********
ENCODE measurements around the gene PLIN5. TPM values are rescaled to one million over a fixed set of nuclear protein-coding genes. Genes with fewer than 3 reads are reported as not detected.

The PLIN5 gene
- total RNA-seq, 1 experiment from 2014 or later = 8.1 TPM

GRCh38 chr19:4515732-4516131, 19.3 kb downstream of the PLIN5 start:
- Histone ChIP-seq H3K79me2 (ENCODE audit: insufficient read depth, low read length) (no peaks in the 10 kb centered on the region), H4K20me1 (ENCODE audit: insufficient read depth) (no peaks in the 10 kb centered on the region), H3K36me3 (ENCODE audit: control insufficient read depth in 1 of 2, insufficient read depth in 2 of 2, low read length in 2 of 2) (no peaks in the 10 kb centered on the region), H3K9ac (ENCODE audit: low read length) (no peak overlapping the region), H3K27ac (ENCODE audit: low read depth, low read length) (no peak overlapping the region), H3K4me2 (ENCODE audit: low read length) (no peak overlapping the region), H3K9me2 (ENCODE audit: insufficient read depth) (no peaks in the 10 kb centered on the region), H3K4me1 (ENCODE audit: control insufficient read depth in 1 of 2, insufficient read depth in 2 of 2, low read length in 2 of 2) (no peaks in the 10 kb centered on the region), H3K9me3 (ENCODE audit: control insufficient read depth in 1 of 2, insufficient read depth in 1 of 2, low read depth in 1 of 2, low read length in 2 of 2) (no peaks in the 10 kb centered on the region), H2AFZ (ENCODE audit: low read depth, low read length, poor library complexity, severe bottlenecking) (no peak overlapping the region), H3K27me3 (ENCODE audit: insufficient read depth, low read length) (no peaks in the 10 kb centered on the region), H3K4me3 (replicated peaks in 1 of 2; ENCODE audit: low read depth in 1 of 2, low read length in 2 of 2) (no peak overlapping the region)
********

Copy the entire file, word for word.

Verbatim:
ENCODE measurements around the gene PLIN5. TPM values are rescaled to one million over a fixed set of nuclear protein-coding genes. Genes with fewer than 3 reads are reported as not detected.

The PLIN5 gene
- total RNA-seq, 1 experiment from 2014 or later = 8.1 TPM

GRCh38 chr19:4515732-4516131, 19.3 kb downstream of the PLIN5 start:
- Histone ChIP-seq H3K79me2 (ENCODE audit: insufficient read depth, low read length) (no peaks in the 10 kb centered on the region), H4K20me1 (ENCODE audit: insufficient read depth) (no peaks in the 10 kb centered on the region), H3K36me3 (ENCODE audit: control insufficient read depth in 1 of 2, insufficient read depth in 2 of 2, low read length in 2 of 2) (no peaks in the 10 kb centered on the region), H3K9ac (ENCODE audit: low read length) (no peak overlapping the region), H3K27ac (ENCODE audit: low read depth, low read length) (no peak overlapping the region), H3K4me2 (ENCODE audit: low read length) (no peak overlapping the region), H3K9me2 (ENCODE audit: insufficient read depth) (no peaks in the 10 kb centered on the region), H3K4me1 (ENCODE audit: control insufficient read depth in 1 of 2, insufficient read depth in 2 of 2, low read length in 2 of 2) (no peaks in the 10 kb centered on the region), H3K9me3 (ENCODE audit: control insufficient read depth in 1 of 2, insufficient read depth in 1 of 2, low read depth in 1 of 2, low read length in 2 of 2) (no peaks in the 10 kb centered on the region), H2AFZ (ENCODE audit: low read depth, low read length, poor library complexity, severe bottlenecking) (no peak overlapping the region), H3K27me3 (ENCODE audit: insufficient read depth, low read length) (no peaks in the 10 kb centered on the region), H3K4me3 (replicated peaks in 1 of 2; ENCODE audit: low read depth in 1 of 2, low read length in 2 of 2) (no peak overlapping the region)